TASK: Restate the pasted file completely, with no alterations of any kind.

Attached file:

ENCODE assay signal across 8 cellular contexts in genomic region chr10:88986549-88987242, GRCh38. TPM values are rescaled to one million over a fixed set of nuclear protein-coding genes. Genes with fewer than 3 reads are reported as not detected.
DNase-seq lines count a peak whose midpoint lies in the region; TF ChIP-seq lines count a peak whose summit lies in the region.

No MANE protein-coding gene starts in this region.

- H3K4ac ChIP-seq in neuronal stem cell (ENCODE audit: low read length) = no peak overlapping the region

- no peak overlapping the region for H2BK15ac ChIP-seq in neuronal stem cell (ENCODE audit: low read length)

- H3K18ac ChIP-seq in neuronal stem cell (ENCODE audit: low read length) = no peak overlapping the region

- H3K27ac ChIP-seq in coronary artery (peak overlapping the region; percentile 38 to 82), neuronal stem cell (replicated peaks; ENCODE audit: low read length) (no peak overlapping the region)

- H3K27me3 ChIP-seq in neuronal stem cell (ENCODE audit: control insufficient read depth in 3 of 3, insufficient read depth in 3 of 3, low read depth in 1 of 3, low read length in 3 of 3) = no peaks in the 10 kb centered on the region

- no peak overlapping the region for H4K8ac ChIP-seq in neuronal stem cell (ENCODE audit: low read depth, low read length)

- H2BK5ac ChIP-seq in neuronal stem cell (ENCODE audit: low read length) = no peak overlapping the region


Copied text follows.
ENCODE assay signal across 8 cellular contexts in genomic region chr10:88986549-88987242, GRCh38. TPM values are rescaled to one million over a fixed set of nuclear protein-coding genes. Genes with fewer than 3 reads are reported as not detected.
DNase-seq lines count a peak whose midpoint lies in the region; TF ChIP-seq lines count a peak whose summit lies in the region.

No MANE protein-coding gene starts in this region.

- H3K4ac ChIP-seq in neuronal stem cell (ENCODE audit: low read length) = no peak overlapping the region

- no peak overlapping the region for H2BK15ac ChIP-seq in neuronal stem cell (ENCODE audit: low read length)

- H3K18ac ChIP-seq in neuronal stem cell (ENCODE audit: low read length) = no peak overlapping the region

- H3K27ac ChIP-seq in coronary artery (peak overlapping the region; percentile 38 to 82), neuronal stem cell (replicated peaks; ENCODE audit: low read length) (no peak overlapping the region)

- H3K27me3 ChIP-seq in neuronal stem cell (ENCODE audit: control insufficient read depth in 3 of 3, insufficient read depth in 3 of 3, low read depth in 1 of 3, low read length in 3 of 3) = no peaks in the 10 kb centered on the region

- no peak overlapping the region for H4K8ac ChIP-seq in neuronal stem cell (ENCODE audit: low read depth, low read length)

- H2BK5ac ChIP-seq in neuronal stem cell (ENCODE audit: low read length) = no peak overlapping the region